By Tash Shifrin | 6 September 2014
Marine Le Pen, leader of the fascist Front National, would beat current president François Hollande if the French presidential elections were held tomorrow, a new poll has revealed.
This is the first time a poll has shown a potential victory for the fascists in the crucial second-round run-off. This is a threat that cannot be ignored.
At the end of July, an earlier poll put Le Pen in the lead in a first-round presidential vote, ahead of Hollande’s Parti Socialiste (roughly equivalent to the Labour Party in Britain) and the conservative UMP.
That was worrying, but perhaps not surprising – the survey of voters’ views came on the back of the FN’s success in May’s European elections when it came first with 25% of the vote, its best ever position.
In France, if no candidate wins an overall majority in the first round, the top two candidatesface off against each other in a second round. But the July poll did not show how the FN leader would do in a second round of voting – the decider in who becomes president.
Now we know. This week’s Ifop poll reveals that the danger of Le Pen making a successful bid for the presidency in April and May 2017 is very real.
It showed that Le Pen would beat Hollande, by 54% to 46%, if the two faced off in a second-round election. Such an outcome would give France a fascist president.
The poll sets out three different scenarios in which the conservative UMP would face the FN leader, based on which of three potential candidates the conservative party stands.
It found that all three would beat Le Pen – former president Nicolas Sarkozy would win by 60% to 40%, with former prime minister Alain Juppé set to win by a greater margin – 64% to 36% – while François Fillon, also a former prime minister, would beat Le Pen a narrower 57% to 43%.
But these figures would represent a huge gain for the fascists, massively up on its vote in the presidential elections in 2002 – the only previous occasion it has made it to the second round – when conservative Jacques Chirac took 82.21% to the 17.79% secured by the then leader Jean-Marie Le Pen, Marine’s father and still the FN’s honorary president.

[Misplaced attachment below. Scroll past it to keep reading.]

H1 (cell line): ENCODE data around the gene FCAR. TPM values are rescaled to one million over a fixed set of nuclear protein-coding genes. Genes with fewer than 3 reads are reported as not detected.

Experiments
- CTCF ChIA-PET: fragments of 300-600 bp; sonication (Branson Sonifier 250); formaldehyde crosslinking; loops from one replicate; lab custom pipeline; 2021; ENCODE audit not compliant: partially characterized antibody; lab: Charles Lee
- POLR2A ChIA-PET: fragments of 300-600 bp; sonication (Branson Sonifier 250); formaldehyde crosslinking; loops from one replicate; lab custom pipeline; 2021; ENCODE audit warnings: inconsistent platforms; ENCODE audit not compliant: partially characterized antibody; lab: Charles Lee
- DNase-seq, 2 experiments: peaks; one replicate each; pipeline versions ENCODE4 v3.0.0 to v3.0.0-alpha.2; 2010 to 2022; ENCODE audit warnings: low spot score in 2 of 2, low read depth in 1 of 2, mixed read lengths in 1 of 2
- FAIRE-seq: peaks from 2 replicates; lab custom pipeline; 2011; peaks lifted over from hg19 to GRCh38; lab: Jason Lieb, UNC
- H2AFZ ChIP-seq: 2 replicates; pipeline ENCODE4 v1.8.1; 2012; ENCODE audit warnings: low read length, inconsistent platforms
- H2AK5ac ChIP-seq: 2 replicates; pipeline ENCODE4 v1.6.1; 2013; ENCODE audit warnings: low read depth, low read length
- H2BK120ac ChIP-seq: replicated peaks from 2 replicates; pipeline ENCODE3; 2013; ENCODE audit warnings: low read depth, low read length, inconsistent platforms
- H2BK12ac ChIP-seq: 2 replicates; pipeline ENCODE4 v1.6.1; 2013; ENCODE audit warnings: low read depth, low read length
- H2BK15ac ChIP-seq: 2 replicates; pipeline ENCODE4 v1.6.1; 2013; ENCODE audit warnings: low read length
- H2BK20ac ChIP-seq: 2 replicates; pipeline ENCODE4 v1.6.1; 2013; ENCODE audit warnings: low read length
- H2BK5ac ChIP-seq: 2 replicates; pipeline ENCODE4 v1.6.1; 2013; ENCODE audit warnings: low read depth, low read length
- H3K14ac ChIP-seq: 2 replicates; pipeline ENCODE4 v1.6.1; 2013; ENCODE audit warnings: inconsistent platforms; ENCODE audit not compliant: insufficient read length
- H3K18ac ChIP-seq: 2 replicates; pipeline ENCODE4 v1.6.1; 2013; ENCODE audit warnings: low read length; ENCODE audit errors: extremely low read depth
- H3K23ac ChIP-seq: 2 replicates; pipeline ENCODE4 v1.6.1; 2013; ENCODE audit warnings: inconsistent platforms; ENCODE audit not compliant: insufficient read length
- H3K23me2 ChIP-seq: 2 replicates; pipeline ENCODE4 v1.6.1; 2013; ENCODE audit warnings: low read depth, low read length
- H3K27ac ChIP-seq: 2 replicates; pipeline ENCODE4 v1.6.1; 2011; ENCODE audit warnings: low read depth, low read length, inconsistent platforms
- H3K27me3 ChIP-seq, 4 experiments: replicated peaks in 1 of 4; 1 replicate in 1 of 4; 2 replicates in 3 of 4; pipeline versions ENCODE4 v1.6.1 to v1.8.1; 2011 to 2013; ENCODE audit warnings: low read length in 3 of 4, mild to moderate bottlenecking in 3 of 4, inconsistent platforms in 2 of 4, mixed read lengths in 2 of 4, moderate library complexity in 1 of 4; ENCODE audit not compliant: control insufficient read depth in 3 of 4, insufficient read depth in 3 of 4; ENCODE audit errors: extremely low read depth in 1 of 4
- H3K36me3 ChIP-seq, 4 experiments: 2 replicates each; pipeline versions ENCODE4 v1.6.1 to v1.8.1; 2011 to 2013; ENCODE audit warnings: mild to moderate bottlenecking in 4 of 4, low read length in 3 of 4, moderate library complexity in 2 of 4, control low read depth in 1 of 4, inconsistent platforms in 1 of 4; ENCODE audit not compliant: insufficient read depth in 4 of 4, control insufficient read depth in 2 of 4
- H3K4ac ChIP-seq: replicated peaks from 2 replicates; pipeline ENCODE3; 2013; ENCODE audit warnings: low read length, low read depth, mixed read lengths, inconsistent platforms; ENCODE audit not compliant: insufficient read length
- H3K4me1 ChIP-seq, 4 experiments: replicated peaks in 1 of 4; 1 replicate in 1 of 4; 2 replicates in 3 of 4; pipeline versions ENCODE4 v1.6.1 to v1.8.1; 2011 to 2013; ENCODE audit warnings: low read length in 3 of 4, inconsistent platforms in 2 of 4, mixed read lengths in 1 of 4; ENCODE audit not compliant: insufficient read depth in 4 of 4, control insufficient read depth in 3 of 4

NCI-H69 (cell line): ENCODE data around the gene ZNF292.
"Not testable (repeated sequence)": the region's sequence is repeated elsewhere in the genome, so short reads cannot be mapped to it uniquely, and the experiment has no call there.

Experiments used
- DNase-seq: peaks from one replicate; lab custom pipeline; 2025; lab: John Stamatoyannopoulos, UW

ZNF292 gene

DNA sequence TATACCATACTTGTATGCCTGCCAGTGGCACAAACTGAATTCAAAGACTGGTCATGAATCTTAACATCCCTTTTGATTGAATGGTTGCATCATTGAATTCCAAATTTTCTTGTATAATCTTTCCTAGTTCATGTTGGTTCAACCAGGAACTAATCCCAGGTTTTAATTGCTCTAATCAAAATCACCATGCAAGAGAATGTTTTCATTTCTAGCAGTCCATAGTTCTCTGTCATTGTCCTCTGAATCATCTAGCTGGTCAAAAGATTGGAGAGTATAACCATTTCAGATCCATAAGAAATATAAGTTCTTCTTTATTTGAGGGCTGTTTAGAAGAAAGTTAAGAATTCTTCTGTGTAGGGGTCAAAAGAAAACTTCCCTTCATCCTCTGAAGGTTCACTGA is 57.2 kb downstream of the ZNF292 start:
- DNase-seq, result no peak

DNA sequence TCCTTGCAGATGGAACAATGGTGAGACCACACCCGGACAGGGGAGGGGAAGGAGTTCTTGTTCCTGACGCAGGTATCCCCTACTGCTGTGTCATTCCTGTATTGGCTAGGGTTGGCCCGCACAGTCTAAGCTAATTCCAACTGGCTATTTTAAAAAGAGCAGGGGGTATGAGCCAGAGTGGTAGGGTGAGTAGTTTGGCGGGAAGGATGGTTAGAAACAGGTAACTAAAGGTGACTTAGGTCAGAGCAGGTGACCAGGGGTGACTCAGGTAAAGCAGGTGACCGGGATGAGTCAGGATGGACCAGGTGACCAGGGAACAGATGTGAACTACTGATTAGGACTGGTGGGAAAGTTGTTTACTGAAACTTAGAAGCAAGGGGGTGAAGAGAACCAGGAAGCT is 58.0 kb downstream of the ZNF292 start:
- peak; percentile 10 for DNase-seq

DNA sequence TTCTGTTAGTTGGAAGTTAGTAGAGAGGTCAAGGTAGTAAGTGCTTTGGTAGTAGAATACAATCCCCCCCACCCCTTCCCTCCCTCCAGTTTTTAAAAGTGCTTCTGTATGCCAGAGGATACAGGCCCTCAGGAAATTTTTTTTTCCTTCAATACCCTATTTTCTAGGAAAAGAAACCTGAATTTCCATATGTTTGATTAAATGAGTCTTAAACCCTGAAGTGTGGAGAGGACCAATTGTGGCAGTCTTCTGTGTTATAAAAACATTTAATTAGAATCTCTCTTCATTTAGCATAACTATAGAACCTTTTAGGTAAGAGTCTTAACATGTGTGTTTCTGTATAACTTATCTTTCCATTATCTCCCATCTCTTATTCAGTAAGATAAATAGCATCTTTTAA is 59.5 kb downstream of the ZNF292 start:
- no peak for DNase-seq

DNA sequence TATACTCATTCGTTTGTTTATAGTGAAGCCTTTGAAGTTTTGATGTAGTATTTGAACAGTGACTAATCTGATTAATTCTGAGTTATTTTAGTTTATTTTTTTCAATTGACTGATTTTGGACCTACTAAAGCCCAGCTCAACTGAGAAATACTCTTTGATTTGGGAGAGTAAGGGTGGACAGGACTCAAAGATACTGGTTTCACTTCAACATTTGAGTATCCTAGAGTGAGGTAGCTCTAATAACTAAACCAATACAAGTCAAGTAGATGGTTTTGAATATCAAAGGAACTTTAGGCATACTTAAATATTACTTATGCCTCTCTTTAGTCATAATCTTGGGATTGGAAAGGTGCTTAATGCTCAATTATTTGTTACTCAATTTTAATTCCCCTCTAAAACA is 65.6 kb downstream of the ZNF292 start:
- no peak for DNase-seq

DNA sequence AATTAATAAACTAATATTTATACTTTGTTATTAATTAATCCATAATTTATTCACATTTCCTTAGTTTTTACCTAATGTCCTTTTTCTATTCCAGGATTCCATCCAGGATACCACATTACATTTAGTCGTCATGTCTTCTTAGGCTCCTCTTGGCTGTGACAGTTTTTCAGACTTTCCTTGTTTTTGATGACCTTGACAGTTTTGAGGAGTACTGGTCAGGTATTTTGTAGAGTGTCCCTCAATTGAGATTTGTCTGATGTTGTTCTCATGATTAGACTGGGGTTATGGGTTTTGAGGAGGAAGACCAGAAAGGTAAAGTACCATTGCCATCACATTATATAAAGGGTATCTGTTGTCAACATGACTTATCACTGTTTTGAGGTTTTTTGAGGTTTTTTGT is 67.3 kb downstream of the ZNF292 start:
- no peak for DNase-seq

The poll shows that Le Pen would go into the second round in the lead after the first round vote, leaving candidates from all other parties trailing.
The FN leader would take between 28% and 32% of the first round vote – up on its 25% in the European elections – with only 16% to 17% of voters choosing the PS incumbent Hollande. The UMP’s vote would depend on whether the UMP puts up Sarkozy (25%) Juppé (24%) or Fillon (17%).
A run-off between the UMP and the FN is the likeliest scenario for the second round, according to these polling figures. But they show that if Fillon is the UMP’s candidate, a second round battle between Le Pen and Hollande is also a possibility – Fillon and Hollande are neck and neck, each favoured by 17% as a first round choice.
Worryingly, the projected increase in Le Pen’s vote between the first and second round in the event of a run-off against the UMP suggests that initial voters for parties to the left of the UMP – including the centrist Modem and possibly the PS too – would switch their votes to the fascists.
Le Pen’s unprecedented polling figures come as voters react angrily against the betrayals of PS president Hollande, who has continued the regime of austerity and cuts imposed by his UMP predecessor Sarkozy. The PS vote collapsed to just 14% at the European elections. Hollande’s presidency is in crisis and the PS in disarray.
The radical left has been unable to present a credible alternative, although the Ifop poll suggests that the leftwing Front de Gauche’s Jean-Luc Mélenchon would take 10% in a presidential election – an improvement on the coalition’s 6.34% in the European elections.
At the same time, the conservative UMP is mired in financial scandals over election spending and wracked by internal disputes. It is currently leaderless – Juppé, Fillon and yet another former prime minister, Jean-Pierre Raffarin, jointly holding the reins until an extraordinary conference in October.
Hollande has also followed Sarkozy in making concessions to racism, particularly targeting Muslims and Roma people, whose camps have been violently broken up. These concessions by the mainstream parties have only encouraged and legitimised the racism of the FN – its big pitch to voters.
Le Pen, far more adept than her father at presenting a glossy acceptable image and hiding the FN’s fascist politics, is moving into the political vacuum created by the crisis of French politics, feeding off the misery of austerity and lifted by the increasingly racist climate.
Across Europe, racist and fascist parties made big gains at the May elections. Le Pen is already the most successful of the lot – and the FN’s rise gives confidence to the far right across Europe.
Now the Ifop poll shows that Le Pen could be at the very least a strong challenger in the 2017 presidential election – or she could win it. That is the gravest danger: a fascist president in France, at the heart of Europe.
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